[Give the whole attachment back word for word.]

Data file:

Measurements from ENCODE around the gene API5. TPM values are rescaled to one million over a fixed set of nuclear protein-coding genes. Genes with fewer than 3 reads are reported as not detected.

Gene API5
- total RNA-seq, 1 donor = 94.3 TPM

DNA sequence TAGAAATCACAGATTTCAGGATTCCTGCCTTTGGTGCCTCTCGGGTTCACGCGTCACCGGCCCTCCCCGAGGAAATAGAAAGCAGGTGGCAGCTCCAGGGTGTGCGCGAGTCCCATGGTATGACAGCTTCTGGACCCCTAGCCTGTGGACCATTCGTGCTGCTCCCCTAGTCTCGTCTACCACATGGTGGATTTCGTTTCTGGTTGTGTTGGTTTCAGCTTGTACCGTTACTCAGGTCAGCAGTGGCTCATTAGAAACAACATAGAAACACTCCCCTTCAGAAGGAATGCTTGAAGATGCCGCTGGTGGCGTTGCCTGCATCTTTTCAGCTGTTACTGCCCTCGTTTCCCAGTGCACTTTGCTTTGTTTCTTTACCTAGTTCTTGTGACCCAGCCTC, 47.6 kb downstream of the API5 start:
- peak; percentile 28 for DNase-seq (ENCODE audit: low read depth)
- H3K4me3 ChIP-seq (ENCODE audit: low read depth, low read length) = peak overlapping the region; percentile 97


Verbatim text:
Measurements from ENCODE around the gene API5. TPM values are rescaled to one million over a fixed set of nuclear protein-coding genes. Genes with fewer than 3 reads are reported as not detected.

Gene API5
- total RNA-seq, 1 donor = 94.3 TPM

DNA sequence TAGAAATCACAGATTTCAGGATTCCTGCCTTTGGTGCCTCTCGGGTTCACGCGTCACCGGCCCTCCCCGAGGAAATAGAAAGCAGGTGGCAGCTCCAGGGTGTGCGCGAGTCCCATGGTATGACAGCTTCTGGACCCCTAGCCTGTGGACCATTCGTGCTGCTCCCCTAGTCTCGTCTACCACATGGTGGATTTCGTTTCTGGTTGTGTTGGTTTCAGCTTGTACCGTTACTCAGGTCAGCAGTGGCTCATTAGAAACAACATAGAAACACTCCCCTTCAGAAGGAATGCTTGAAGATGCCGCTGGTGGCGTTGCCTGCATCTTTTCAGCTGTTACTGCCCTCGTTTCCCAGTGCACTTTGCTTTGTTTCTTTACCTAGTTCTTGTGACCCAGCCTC, 47.6 kb downstream of the API5 start:
- peak; percentile 28 for DNase-seq (ENCODE audit: low read depth)
- H3K4me3 ChIP-seq (ENCODE audit: low read depth, low read length) = peak overlapping the region; percentile 97